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Our personality of the Week is Sir Jason Nnamdi Adiagwai, a retired civil servant whose only unattainable position in the civil service was that of the Permanent Secretary. In this interview with Uche Lawrence, he shares his view about child upbringing and life in general



Lets meet you sir

I am Sir Jason Nnamdi Adiagwai (JP), born on 19th May 1949, at Owerre-Olubor in Ika North East Local Government Area, Delta State to Late Mr and Ezinne Jason N. Adiagwai.

Sir Adiagwai, tell us about your childhood days and education

My father, having retired from the military and being a devote Anglican, instilled so much discipline and strictness on me at a very early age, I was the only son of my parents. At about 6 to 8 years of age, I was given out to a teacher from Onicha-Olona by name Ochei in Port-Harcourt, whom I stayed with for a while and returned to Ughelli where I finished my primary education at St. Luke primary school. I had my secondary school education at St Michael’s College, Ogwashi-Uku and had my WAEC examination in 1969, I further went to St. Anthony’s College, Ubulu-Uku where I had my (HSC) in 1971. I attended the University of Benin, Benin City and in 1981, I was awarded a Bachelor of Education degree in History. I did my (NYSC) in Oyo State between 1981 and 1982. I enrolled for my Masters Degree in Education Administration at the Open University (Benin Study Centre). By the grace of God, I am also a Chattered Member of Nigeria Institute of Management MNIM.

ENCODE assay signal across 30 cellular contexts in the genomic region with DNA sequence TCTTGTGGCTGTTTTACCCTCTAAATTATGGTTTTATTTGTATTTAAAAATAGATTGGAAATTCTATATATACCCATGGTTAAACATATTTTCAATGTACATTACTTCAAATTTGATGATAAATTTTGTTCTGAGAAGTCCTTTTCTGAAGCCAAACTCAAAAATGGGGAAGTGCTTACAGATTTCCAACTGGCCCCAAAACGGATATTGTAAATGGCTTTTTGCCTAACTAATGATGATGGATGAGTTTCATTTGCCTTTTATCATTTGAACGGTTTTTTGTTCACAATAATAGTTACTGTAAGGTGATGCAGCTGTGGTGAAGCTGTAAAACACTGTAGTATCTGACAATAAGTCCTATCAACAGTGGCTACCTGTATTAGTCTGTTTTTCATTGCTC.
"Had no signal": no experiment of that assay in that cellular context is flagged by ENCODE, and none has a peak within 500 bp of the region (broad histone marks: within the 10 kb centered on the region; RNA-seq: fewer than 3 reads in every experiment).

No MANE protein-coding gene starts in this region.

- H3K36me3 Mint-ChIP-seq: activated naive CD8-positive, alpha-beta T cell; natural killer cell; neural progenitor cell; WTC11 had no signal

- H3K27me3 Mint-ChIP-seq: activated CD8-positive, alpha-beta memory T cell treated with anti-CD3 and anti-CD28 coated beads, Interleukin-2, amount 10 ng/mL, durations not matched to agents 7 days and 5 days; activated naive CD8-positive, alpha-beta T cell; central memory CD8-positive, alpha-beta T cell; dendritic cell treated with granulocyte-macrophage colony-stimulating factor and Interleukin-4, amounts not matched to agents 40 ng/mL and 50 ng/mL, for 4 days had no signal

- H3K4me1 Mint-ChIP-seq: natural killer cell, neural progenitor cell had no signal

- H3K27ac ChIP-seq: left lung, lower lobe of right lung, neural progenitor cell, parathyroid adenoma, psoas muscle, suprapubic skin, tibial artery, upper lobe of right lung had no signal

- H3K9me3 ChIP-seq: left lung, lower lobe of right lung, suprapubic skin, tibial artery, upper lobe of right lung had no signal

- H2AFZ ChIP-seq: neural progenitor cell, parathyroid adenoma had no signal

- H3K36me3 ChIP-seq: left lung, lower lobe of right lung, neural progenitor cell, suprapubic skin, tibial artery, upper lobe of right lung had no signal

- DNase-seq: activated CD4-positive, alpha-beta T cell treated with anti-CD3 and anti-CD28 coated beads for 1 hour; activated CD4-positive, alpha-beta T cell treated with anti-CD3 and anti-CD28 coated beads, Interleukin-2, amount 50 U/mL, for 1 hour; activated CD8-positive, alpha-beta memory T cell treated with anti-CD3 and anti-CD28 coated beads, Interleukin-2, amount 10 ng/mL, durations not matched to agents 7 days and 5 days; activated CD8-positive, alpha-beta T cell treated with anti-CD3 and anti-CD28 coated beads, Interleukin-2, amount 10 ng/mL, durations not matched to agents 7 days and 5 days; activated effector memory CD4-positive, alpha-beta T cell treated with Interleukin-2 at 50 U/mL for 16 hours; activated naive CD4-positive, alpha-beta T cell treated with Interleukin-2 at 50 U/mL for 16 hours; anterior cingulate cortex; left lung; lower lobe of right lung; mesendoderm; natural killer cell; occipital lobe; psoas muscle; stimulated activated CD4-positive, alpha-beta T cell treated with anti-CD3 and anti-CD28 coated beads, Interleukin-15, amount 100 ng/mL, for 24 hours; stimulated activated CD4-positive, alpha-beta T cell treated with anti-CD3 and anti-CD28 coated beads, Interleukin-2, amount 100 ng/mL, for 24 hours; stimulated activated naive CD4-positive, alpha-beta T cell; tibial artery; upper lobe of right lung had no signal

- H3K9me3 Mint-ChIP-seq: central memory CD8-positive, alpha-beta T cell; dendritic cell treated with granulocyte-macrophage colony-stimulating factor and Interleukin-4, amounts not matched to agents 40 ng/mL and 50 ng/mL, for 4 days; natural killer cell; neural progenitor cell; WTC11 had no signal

Sir Adiagwai Mother

How did you start your career?

In the year 1970, I got married to my wife, Late Lady Roseline Nnagbahalimnjor Adiagwai (Nee Chiekwe). I started Civil Service career with the then Bendel State, now Delta State in charge of Examinations Department, in the Ministry of Education Ogwashi-Uku. Between 1978 and 1981, I took a study leave without pay and returned in 1982 to resume duty at the Directorate of Establishments and Pensions, Palm House, Benin City, I was later moved to Bendel Electoral Commission, in 1986, transferred to the Ministry of Works/Transport, Agbor and later to the Directorate of Local Government Agbor and served as Zonal Director, Delta North.


In the year 2001, I was posted to the Ministry of Finance, Asaba and served as Director administration and finance (DAF). Later that same year, I was posted to the Deputy Governor’s Office and served as Director. In the year 2008, I was posted to the Directorate of Youths Development as Director, Planning research and statistics, where I retired on 19th May, 2009 as Director of administration.

All through these years, were you involved in other activities?

Yes, I was a member of Nigerian Red Cross Society in school and afterwards, I was also a member of Delta Farmer’s Association. When I was younger, I farmed a lot. I was the chairman Otu, Ezi-afa Association Agbor. I am also an Adviser to Owerre-Olubor Otu  Odinma Obodo, Agbor. I am also a member of People’s Parliament, Orogodo.

In 1986, I was the General Secretary, Nigerian Labour Congress, Ika South Local Government under the chairmanship of Akpara of Agbor Kingdom, Chief Louis Usifo.


Sir Adiagwai, how have you given back to the society?

In my little capacity, I endeavour to help those in need, in 2007; I mobilized the grading of Board Road, Alihame via Direct Labour Agency and Chairman Ika South Local Government. I also attracted the extension of electricity to Owerre-Olubor, my hometown.


Which religion do you profess?

I am a Christian, of the Anglican Communion.


What was your Ecclesiastical contributions to the Anglican Society?